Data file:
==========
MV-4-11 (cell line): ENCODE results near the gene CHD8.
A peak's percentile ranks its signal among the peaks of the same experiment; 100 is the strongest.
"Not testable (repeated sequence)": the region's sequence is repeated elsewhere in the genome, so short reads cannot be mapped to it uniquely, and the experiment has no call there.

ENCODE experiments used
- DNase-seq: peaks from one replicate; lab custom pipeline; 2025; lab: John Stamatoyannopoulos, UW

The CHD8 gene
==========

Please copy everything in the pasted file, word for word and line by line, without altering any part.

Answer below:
MV-4-11 (cell line): ENCODE results near the gene CHD8.
A peak's percentile ranks its signal among the peaks of the same experiment; 100 is the strongest.
"Not testable (repeated sequence)": the region's sequence is repeated elsewhere in the genome, so short reads cannot be mapped to it uniquely, and the experiment has no call there.

ENCODE experiments used
- DNase-seq: peaks from one replicate; lab custom pipeline; 2025; lab: John Stamatoyannopoulos, UW

The CHD8 gene